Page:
Should the Healthcare-Associated Infections (HAIs) Reporting Requirements of Act 52 in Pennsylvania be Adopted as a National Model?

Lauren D. Lubarsky, Jefferson School of Population Health

Capstone Project advisor: Susan DesHarnais, Ph.D., MPH, Thomas Jefferson University.


Background: This work identifies the critical elements of Pennsylvania’s Act 52 and assesses its possibility of becoming a national model for healthcare-associated infections (HAIs) reporting.

Methods: Data sources are 1) a literature review, 2) interviews, and 3) a review of HAIs reports generated by the Pennsylvania Department of Health (PADOH), Pennsylvania Health Care Cost Containment Council (PHC4), and the Patient Safety Authority (PSA). The 13 interviews were conducted to gather information and insight about the Act from those who are impacted by it at area hospitals. The interviews conducted were paramount to this work, as each interviewee was carefully selected to ensure a diverse sample and representative viewpoints of the stakeholders involved in the critical aspects of the Pennsylvania mandatory reporting requirements for HAIs. Individuals interviewed at the hospital level held positions such as Chief Medical Information Officer, Chief Medical Officer, Chief Patient Safety Officer, Infection Preventionist, and Risk Manager, in addition to other roles at the PADOH, PHC4 and the PSA.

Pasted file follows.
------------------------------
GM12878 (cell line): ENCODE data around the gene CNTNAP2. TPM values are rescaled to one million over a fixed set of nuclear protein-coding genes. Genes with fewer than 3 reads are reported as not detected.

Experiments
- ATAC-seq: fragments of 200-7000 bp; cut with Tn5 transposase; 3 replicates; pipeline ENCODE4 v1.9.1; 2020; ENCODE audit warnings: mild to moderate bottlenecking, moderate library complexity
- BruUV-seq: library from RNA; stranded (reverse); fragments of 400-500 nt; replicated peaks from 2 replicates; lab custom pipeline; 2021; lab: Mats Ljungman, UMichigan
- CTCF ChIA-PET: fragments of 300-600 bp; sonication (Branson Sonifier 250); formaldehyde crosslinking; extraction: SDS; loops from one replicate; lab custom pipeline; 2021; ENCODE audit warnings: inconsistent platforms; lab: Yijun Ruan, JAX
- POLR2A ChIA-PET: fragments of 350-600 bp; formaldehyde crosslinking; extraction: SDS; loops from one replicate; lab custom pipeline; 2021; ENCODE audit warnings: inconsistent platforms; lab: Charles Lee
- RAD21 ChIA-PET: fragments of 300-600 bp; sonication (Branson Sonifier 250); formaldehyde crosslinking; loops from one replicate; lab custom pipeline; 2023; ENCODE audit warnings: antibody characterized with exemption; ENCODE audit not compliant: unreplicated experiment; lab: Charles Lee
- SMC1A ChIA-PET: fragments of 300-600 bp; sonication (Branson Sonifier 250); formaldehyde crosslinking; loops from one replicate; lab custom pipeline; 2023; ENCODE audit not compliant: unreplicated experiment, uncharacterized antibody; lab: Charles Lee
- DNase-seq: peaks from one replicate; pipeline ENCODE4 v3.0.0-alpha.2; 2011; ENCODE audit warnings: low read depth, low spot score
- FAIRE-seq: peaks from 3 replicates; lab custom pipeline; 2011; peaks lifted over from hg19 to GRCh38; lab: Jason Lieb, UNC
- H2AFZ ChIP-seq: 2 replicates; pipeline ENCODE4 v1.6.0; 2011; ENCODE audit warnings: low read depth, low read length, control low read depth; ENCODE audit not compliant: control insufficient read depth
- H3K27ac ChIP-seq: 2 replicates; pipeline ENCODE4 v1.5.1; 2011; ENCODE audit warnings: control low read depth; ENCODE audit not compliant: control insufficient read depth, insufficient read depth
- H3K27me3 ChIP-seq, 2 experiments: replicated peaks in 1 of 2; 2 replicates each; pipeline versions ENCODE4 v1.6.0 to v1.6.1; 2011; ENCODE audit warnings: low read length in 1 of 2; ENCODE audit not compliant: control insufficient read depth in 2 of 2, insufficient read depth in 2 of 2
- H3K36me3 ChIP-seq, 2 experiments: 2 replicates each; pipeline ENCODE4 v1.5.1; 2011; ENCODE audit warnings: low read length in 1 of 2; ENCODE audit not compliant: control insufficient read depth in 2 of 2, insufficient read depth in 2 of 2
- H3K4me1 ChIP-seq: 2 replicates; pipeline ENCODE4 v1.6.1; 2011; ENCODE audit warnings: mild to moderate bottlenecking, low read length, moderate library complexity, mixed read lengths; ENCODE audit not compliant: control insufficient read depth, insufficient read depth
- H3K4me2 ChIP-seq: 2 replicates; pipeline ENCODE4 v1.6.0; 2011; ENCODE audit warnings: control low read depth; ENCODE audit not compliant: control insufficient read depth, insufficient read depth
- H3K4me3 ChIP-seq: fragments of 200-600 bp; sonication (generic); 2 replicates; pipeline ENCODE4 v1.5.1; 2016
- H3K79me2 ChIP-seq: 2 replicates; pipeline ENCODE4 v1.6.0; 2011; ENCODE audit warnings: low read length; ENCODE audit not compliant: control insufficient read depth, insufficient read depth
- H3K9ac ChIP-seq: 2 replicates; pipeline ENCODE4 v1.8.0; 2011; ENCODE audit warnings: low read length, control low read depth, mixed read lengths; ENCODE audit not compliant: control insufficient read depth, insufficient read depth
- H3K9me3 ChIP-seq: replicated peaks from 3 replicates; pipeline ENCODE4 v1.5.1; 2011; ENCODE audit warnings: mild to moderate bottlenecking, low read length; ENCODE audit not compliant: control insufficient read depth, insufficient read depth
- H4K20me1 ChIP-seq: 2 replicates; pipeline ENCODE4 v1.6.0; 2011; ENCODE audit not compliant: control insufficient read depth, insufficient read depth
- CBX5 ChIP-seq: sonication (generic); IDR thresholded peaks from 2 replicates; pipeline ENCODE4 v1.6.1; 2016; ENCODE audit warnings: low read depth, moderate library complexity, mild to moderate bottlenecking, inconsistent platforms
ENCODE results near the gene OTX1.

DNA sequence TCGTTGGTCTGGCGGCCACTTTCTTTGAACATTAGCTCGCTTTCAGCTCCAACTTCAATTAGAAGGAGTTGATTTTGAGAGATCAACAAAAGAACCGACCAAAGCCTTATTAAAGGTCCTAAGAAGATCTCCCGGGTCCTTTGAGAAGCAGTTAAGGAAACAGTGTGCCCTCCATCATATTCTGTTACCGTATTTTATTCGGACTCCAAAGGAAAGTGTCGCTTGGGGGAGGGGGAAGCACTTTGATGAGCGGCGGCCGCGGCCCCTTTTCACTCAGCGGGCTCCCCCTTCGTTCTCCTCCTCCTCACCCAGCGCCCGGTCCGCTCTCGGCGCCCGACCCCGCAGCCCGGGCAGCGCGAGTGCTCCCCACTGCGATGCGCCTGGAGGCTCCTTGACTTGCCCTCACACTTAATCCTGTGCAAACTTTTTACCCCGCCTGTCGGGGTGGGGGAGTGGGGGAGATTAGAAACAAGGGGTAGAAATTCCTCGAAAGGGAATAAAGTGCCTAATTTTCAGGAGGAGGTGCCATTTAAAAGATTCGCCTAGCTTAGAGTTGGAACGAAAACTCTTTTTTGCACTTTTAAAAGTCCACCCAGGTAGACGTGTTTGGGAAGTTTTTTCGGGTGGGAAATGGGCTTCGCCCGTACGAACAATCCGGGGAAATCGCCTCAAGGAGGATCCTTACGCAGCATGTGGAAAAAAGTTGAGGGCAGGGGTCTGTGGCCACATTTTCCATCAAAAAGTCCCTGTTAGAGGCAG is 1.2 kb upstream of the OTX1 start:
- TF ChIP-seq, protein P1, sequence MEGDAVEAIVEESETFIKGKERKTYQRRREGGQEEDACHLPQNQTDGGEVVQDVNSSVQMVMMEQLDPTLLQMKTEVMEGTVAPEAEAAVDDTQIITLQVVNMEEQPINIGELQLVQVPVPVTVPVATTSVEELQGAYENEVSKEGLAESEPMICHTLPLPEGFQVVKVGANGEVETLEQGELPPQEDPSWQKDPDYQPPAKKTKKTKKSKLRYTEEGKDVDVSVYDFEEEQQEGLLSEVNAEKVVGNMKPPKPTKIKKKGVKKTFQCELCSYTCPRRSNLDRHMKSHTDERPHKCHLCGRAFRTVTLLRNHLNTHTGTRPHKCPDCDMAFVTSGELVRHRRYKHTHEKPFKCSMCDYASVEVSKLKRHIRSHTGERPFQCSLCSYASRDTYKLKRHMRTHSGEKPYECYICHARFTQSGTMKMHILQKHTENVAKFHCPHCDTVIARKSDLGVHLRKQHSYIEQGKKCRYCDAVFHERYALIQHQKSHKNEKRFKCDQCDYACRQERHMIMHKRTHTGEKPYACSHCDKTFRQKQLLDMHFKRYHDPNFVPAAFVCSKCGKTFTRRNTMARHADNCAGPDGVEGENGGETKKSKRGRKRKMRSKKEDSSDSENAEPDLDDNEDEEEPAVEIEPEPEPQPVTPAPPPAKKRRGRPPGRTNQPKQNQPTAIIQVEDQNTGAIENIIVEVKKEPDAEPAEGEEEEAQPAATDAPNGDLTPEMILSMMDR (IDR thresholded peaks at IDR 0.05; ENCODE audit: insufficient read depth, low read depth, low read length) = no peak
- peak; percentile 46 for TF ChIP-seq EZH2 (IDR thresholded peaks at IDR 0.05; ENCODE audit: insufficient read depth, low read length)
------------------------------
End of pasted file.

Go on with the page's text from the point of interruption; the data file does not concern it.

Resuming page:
Conclusion: Act 52 is well known and thought to be a highly thorough statute that requires house-wide surveillance of HAIs. The data collected through the Act can be used for research and clinical improvement. Common themes were analyzed from the interviews to determine whether Act 52 should be recommended as a national model. Criteria were established to identify the needs for an adequate reporting system. My results indicate various modifications would be needed to make Act 52 a national model.